In Jiaxing, the local government selected prime halls and provided a 200,000 yuan subsidy. It encourages villagers to take an interest in the social, cultural and economic scheme and inspire people to take an active part.

A large number of hamlets have seized this opportunity to protect cultural heritage and boost the economy at the same time.

In Yucai Village of Haiyan County, the local Cultural Hall is themed in wooden handicrafts and kitchen-stove paintings. The displayed wooden utensils came from a noted craftsman, Zhuang Linsheng, who has been dedicated to his trade for more than 60 years, and honored as an intangible heritage inheritor by local authorities.

Kitchen-stove painting is a traditional art form in Jiangnan (south of the areas in the lower reaches of the Yangtze River). Almost every farmhouse’s lime kitchen stove was painted with auspicious figures or floral motifs. Artists expressed the passions of the times through these paintings. This special art was given national protected intangible cultural status years ago.

Qiaobei Village, in Yueqing County, has been famous for handmade noodles for centuries. However, the traditional food was in decline as effective machines replaced the time-consuming handmade process.

Now, the Cultural Hall revives this craftsmanship. Seniors are invited to teach youngsters to make noodles. Old tools and utensils have been collected from farmhouses with an aim of reviving the old authentic procedures. The village hopes to hand down this tradition and give it momentum for future development.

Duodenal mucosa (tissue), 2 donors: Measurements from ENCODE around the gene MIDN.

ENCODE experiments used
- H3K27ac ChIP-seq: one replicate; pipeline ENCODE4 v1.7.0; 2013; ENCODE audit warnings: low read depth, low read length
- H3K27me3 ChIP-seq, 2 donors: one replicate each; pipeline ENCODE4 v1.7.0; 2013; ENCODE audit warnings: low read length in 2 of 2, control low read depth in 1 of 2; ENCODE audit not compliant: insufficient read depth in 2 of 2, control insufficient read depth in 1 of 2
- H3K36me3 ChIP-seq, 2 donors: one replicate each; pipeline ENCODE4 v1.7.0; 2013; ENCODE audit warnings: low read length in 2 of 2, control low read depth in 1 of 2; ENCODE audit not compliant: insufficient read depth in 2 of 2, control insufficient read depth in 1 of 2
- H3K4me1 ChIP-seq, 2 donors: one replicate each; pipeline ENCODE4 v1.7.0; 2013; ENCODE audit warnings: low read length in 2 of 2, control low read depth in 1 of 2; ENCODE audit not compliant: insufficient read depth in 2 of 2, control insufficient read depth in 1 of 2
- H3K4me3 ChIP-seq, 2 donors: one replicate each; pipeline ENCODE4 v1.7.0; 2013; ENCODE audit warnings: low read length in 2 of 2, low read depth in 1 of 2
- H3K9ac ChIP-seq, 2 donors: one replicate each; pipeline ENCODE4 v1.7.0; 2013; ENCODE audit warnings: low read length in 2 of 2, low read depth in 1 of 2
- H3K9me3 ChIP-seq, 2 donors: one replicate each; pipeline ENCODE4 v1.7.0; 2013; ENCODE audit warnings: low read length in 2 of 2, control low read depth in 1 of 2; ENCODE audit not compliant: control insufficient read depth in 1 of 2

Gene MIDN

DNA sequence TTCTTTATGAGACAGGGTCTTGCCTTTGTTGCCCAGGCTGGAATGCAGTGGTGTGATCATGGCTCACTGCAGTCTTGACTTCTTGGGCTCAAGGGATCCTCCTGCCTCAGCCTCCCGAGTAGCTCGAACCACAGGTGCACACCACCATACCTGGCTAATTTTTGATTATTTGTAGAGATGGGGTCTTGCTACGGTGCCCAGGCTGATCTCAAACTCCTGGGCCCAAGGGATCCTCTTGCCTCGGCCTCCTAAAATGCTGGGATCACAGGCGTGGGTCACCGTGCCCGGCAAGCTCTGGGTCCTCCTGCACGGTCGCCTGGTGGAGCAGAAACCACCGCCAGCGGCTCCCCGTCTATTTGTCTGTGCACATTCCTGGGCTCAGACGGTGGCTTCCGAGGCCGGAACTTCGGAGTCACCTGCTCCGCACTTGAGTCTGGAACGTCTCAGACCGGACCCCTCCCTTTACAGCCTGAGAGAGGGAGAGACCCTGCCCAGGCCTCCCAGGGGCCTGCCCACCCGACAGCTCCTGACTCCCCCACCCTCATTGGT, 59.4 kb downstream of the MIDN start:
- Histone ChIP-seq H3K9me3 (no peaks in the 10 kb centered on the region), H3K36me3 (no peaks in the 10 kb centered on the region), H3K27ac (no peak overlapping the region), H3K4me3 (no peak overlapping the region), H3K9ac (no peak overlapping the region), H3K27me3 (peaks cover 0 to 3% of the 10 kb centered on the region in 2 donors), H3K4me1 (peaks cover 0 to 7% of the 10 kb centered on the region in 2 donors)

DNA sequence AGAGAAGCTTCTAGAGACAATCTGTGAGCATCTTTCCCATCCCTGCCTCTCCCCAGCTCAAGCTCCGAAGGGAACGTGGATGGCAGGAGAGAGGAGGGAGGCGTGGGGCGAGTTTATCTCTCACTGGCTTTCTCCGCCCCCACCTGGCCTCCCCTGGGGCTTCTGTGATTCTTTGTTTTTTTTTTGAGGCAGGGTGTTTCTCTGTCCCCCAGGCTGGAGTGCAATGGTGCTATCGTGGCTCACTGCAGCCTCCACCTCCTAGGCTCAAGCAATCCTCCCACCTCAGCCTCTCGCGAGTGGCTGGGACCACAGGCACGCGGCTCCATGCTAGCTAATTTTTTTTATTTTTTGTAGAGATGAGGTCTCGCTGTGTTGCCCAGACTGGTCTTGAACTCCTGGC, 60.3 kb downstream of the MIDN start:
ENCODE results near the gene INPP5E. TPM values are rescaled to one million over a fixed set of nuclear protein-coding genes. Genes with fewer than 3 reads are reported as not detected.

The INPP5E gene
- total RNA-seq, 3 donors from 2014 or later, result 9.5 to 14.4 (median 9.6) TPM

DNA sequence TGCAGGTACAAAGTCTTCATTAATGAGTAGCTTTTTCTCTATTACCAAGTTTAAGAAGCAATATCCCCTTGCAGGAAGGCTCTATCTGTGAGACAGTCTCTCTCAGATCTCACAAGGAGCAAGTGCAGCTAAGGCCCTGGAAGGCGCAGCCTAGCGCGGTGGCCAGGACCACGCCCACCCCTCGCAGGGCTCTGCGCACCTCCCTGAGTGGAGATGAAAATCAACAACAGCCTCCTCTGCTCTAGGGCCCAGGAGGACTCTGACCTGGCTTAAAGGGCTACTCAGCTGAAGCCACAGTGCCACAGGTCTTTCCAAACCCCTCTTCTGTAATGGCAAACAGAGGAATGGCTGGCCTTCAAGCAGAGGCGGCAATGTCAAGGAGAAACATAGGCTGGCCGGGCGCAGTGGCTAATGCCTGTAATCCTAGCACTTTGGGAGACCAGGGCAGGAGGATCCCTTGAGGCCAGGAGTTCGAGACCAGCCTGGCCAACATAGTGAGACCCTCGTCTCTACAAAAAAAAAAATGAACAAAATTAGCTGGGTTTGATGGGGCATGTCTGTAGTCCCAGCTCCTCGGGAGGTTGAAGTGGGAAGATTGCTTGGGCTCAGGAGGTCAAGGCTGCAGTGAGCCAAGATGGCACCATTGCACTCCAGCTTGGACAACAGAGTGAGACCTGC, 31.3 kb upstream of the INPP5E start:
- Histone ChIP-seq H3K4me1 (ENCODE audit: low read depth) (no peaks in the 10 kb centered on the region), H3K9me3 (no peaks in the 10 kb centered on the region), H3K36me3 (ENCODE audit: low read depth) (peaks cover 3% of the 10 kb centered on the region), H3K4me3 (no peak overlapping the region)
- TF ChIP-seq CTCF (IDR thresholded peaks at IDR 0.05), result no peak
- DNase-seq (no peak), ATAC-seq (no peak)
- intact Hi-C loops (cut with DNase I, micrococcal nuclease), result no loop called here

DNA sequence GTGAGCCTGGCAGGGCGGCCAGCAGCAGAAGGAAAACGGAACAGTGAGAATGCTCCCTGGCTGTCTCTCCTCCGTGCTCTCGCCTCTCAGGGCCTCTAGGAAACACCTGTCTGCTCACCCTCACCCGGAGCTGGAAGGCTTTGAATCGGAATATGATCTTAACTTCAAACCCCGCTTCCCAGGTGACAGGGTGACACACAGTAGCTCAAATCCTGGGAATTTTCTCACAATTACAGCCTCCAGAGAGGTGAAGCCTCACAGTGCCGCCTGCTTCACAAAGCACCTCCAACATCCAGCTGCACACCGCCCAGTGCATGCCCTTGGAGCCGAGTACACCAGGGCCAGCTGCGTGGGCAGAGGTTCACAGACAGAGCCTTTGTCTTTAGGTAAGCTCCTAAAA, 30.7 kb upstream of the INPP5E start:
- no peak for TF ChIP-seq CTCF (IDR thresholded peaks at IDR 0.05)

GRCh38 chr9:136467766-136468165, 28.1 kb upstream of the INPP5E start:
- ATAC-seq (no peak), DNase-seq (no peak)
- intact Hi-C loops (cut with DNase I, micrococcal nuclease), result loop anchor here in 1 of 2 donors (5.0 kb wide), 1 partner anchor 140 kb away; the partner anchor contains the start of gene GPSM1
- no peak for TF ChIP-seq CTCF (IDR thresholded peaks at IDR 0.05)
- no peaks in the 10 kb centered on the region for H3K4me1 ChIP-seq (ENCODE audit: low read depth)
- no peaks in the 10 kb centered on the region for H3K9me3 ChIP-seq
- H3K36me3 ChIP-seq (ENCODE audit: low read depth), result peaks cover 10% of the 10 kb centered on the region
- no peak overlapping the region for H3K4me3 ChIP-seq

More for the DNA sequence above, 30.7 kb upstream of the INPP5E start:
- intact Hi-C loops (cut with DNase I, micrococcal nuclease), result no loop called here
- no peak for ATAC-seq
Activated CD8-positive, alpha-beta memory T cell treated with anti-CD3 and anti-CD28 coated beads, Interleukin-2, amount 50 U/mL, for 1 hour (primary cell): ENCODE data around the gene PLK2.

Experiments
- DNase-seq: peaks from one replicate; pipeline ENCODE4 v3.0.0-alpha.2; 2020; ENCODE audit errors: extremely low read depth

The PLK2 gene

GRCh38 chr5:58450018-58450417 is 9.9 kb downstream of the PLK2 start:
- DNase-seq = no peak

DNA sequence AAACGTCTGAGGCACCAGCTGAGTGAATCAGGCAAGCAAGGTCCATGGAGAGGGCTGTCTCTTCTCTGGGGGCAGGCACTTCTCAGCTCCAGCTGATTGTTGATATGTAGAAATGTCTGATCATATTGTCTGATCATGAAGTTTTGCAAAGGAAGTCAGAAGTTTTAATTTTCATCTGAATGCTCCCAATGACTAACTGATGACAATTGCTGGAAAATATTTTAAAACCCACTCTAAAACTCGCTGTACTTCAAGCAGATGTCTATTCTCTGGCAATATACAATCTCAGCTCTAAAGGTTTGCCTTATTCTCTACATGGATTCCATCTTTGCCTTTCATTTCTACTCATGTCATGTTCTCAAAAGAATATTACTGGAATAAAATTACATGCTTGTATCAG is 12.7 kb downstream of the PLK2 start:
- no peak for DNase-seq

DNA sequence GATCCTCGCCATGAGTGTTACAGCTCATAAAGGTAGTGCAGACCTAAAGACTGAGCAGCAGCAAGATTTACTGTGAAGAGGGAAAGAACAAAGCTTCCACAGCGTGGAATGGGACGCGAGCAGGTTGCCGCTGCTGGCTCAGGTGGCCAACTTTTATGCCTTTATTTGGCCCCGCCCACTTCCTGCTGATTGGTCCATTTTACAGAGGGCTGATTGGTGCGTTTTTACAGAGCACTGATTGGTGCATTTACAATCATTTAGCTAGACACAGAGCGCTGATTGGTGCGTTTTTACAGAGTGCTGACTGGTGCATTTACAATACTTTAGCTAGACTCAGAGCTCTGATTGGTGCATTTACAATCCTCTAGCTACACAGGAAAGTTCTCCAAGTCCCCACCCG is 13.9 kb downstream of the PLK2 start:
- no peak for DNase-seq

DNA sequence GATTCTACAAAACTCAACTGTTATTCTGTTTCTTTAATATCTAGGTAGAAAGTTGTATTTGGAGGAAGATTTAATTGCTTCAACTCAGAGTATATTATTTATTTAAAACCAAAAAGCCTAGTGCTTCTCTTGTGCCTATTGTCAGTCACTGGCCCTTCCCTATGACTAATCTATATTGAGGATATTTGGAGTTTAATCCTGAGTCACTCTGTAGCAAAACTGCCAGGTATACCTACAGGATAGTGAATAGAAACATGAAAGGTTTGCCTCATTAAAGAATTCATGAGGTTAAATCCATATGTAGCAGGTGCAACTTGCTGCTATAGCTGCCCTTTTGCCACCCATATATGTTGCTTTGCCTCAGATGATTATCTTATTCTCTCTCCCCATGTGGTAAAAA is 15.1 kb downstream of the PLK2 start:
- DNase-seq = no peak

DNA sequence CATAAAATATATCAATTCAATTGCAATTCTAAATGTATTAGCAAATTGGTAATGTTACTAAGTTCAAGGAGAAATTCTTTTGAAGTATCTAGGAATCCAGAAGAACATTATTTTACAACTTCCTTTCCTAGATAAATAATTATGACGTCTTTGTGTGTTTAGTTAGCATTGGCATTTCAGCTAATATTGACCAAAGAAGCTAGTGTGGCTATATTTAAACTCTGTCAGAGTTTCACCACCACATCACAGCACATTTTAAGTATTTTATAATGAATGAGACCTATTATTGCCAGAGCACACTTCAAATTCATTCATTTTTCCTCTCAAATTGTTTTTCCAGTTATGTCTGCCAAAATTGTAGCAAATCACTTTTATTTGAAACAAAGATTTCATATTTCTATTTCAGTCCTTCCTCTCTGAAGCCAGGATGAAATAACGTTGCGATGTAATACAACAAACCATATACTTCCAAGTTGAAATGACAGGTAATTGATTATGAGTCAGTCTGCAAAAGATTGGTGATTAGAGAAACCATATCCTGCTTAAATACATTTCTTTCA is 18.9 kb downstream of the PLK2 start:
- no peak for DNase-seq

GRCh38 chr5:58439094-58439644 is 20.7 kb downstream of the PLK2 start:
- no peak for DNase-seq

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 Sports equipment is under test at a Cultual Hall in Jiashan County.

In Hangzhou’s Waitongwu Village, dozens of artists have been encouraged to establish studios in the tea-growing hamlet. An old ancestral house was rejuvenated into a Cultural Hall, which integrates a library, auditorium and a traditional academy for Sinology.

Family-run guesthouses, galleries and bistros have emerged alongside the Cultural Hall. Farmhouses have been given a facelift in the old Jiangan-style appearance, featuring white walls and black-tiled roofs. All the work makes the village popular with tourists, shutterbugs and local hipsters.

During the summer vacation, a number of cultural halls have become a venue for volunteer activities. In July, volunteers from Zhejiang Chinese Traditional Medical University have held lectures on traditional Chinese medicine in the cultural halls of Hangzhou’s Fuyang District. Other teams provided a haircut service and basic physical examinations including blood pressure and sugar level checks.

Zhejiang Gongshang University dispatched a team to Jiangnan Village in Fuyang District, and organized a summer camp where local kids could have science, English and calligraphy classes.

Summer vacation is a peak for accidents. To educate children about self-protection, volunteers from Zhejiang Police College teamed up with villages in Lin’an District and offered kids a five-day safety education camp.